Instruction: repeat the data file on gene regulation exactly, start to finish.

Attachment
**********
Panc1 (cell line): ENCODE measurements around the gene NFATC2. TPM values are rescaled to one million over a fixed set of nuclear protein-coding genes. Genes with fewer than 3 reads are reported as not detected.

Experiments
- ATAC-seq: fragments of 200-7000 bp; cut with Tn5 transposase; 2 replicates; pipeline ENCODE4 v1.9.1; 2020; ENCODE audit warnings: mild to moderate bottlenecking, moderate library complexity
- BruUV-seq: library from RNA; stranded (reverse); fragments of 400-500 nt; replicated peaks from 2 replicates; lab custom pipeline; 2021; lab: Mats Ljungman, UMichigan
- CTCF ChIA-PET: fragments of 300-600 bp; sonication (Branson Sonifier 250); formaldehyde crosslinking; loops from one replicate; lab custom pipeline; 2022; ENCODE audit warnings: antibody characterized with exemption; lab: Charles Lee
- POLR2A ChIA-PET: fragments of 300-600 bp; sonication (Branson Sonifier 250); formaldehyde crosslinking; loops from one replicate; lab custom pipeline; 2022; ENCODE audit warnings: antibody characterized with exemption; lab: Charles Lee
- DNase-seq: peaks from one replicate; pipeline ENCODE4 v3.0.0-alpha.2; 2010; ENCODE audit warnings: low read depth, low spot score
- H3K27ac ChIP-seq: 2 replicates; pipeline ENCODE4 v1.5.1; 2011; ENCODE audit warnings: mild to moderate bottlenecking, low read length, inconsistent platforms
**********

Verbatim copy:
Panc1 (cell line): ENCODE measurements around the gene NFATC2. TPM values are rescaled to one million over a fixed set of nuclear protein-coding genes. Genes with fewer than 3 reads are reported as not detected.

Experiments
- ATAC-seq: fragments of 200-7000 bp; cut with Tn5 transposase; 2 replicates; pipeline ENCODE4 v1.9.1; 2020; ENCODE audit warnings: mild to moderate bottlenecking, moderate library complexity
- BruUV-seq: library from RNA; stranded (reverse); fragments of 400-500 nt; replicated peaks from 2 replicates; lab custom pipeline; 2021; lab: Mats Ljungman, UMichigan
- CTCF ChIA-PET: fragments of 300-600 bp; sonication (Branson Sonifier 250); formaldehyde crosslinking; loops from one replicate; lab custom pipeline; 2022; ENCODE audit warnings: antibody characterized with exemption; lab: Charles Lee
- POLR2A ChIA-PET: fragments of 300-600 bp; sonication (Branson Sonifier 250); formaldehyde crosslinking; loops from one replicate; lab custom pipeline; 2022; ENCODE audit warnings: antibody characterized with exemption; lab: Charles Lee
- DNase-seq: peaks from one replicate; pipeline ENCODE4 v3.0.0-alpha.2; 2010; ENCODE audit warnings: low read depth, low spot score
- H3K27ac ChIP-seq: 2 replicates; pipeline ENCODE4 v1.5.1; 2011; ENCODE audit warnings: mild to moderate bottlenecking, low read length, inconsistent platforms